Section 525(b) of the Bankruptcy code protects present and former debtors and their associates against governmental discrimination, such as the revocation of an employment license. However, section 525 protects only against discrimination "solely because" the person is bankrupt or has been bankrupt.
Debtors with professional licenses are protected to a certain extent by the automatic stay that is immediately triggered upon the filing of a bankruptcy petition. An exception to the automatic stay appears in Section 362(b)(4) of the bankruptcy code "the commencement or continuation of an action or proceedings by the governmental unit to enforce such governmental units' police or regulatory powers." This exception is intended to allow governmental units to sue a debtor to prevent or stop violation of fraud, environmental protection, consumer protection, safety, or similar police or regulatory laws, or attempting to fix damages for violation of such a law.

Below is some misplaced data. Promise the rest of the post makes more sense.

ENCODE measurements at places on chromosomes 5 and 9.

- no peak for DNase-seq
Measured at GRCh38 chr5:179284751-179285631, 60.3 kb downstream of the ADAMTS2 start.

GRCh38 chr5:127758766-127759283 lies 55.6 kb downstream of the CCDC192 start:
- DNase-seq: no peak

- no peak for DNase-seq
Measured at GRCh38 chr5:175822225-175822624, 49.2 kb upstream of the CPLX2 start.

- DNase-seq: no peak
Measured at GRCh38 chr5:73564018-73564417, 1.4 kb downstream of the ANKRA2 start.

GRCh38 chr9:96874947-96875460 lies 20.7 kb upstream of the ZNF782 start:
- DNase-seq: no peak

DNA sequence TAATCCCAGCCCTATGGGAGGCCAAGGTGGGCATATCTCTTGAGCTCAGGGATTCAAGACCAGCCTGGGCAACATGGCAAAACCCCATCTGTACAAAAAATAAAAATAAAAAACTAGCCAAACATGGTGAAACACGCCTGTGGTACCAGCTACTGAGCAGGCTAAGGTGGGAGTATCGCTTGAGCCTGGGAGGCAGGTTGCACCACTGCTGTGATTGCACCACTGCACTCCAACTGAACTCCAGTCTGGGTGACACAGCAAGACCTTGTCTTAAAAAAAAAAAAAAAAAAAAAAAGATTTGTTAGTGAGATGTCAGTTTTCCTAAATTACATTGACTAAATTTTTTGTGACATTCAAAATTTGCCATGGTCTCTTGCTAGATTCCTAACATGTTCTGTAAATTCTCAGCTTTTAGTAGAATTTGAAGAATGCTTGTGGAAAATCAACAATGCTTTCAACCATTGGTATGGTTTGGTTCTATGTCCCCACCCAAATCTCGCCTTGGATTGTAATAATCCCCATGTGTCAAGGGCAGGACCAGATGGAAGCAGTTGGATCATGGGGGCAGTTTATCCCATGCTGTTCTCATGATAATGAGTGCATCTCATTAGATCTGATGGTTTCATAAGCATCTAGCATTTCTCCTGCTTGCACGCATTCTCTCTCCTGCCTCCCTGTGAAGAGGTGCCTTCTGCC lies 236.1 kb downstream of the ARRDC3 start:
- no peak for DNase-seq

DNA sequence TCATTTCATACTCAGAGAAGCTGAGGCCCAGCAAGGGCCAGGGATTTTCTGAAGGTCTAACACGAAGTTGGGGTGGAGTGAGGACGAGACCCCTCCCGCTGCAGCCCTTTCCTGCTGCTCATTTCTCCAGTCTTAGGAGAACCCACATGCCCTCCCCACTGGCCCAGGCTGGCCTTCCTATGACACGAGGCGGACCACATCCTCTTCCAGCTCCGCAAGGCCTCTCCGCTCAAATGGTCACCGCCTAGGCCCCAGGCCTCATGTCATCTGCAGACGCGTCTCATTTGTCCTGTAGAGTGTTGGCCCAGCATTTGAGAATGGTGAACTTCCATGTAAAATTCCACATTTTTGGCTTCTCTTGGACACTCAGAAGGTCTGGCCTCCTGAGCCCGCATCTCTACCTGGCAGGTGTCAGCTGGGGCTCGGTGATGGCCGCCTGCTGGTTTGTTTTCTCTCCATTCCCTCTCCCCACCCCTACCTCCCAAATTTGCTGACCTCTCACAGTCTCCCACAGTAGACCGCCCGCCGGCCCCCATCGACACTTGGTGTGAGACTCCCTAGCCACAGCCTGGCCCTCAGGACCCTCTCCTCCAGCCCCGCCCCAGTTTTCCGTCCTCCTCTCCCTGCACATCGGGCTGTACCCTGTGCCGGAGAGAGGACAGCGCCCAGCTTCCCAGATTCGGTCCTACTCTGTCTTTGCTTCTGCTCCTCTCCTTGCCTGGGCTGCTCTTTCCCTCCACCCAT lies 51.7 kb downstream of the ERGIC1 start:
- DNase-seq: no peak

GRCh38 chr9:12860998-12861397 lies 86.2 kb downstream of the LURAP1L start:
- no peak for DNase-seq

While the general rule is that bankruptcy alone should not impact a professional license, the protection is not absolute. For example, the California Contractors State License Board (“CSLB”) generally could not force a bankrupt contractor to pay money damages to an owner to fix deficient work. However, the CSLB still would have jurisdiction to fine the contractor or take other necessary steps to protect the public.
Bankruptcy is meant to help protect honest debtors in unfortunate circumstances and this same principle applies to any debtor who is a licensed professional such as doctors, attorneys and accountants. Licensed professionals cannot lose their license “solely” due to filing bankruptcy. Nonetheless, incompetent or dishonest professionals may be at risk and will not be protected by the Bankruptcy Code.
If you are in Southern California and want to know how bankruptcy might impact your professional license, please feel free to contact us for a free consultation.